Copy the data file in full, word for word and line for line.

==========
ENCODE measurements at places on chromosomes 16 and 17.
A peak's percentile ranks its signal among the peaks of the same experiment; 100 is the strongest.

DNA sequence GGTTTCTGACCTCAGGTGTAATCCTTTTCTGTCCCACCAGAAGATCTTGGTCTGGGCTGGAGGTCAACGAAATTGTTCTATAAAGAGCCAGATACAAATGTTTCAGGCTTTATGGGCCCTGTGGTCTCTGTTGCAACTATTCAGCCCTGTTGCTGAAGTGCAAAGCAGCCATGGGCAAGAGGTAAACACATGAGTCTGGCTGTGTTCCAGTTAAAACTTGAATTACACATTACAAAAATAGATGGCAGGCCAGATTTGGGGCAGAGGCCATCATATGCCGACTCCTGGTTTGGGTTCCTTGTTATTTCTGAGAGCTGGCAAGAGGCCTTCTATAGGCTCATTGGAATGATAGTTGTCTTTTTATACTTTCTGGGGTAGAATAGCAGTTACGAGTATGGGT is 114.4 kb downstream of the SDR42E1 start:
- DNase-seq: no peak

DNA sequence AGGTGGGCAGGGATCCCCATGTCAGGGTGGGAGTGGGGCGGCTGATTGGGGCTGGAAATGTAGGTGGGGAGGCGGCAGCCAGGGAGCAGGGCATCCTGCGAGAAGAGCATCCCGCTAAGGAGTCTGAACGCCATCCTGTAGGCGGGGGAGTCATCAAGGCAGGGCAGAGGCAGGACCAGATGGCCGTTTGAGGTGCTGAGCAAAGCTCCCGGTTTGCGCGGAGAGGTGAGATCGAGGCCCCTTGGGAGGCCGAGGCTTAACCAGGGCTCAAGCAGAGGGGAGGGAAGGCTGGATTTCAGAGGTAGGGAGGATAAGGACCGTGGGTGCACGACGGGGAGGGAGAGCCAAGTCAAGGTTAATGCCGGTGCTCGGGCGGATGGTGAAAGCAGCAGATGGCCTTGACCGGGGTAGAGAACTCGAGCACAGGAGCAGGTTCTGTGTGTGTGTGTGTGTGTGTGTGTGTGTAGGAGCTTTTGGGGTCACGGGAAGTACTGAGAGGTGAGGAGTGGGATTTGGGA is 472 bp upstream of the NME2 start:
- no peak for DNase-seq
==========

ENCODE measurements at places on chromosomes 16 and 17.
A peak's percentile ranks its signal among the peaks of the same experiment; 100 is the strongest.

DNA sequence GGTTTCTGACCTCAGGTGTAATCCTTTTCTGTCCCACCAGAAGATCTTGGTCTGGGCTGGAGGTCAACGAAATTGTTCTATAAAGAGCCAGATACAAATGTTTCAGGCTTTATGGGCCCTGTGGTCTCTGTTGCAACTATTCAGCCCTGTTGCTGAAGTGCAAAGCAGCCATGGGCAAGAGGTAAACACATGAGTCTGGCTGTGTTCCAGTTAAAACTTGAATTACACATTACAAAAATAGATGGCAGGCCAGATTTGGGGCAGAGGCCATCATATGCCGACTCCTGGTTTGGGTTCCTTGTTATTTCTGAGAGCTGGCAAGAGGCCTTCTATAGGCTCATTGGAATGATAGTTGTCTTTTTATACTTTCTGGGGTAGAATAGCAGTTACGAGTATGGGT is 114.4 kb downstream of the SDR42E1 start:
- DNase-seq: no peak

DNA sequence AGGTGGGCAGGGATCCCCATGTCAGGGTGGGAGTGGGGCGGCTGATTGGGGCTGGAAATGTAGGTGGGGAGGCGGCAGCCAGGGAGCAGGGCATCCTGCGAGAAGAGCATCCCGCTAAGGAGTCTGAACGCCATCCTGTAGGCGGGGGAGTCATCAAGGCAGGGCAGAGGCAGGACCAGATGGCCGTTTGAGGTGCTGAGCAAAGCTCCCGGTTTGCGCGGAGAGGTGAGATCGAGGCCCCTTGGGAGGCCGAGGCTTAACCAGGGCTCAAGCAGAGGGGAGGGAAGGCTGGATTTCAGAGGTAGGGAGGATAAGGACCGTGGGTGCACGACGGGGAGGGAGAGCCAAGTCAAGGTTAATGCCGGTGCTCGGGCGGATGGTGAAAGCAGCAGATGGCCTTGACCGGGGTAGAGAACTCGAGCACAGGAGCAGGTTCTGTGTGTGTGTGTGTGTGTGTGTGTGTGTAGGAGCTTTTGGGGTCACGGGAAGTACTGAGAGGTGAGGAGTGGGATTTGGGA is 472 bp upstream of the NME2 start:
- no peak for DNase-seq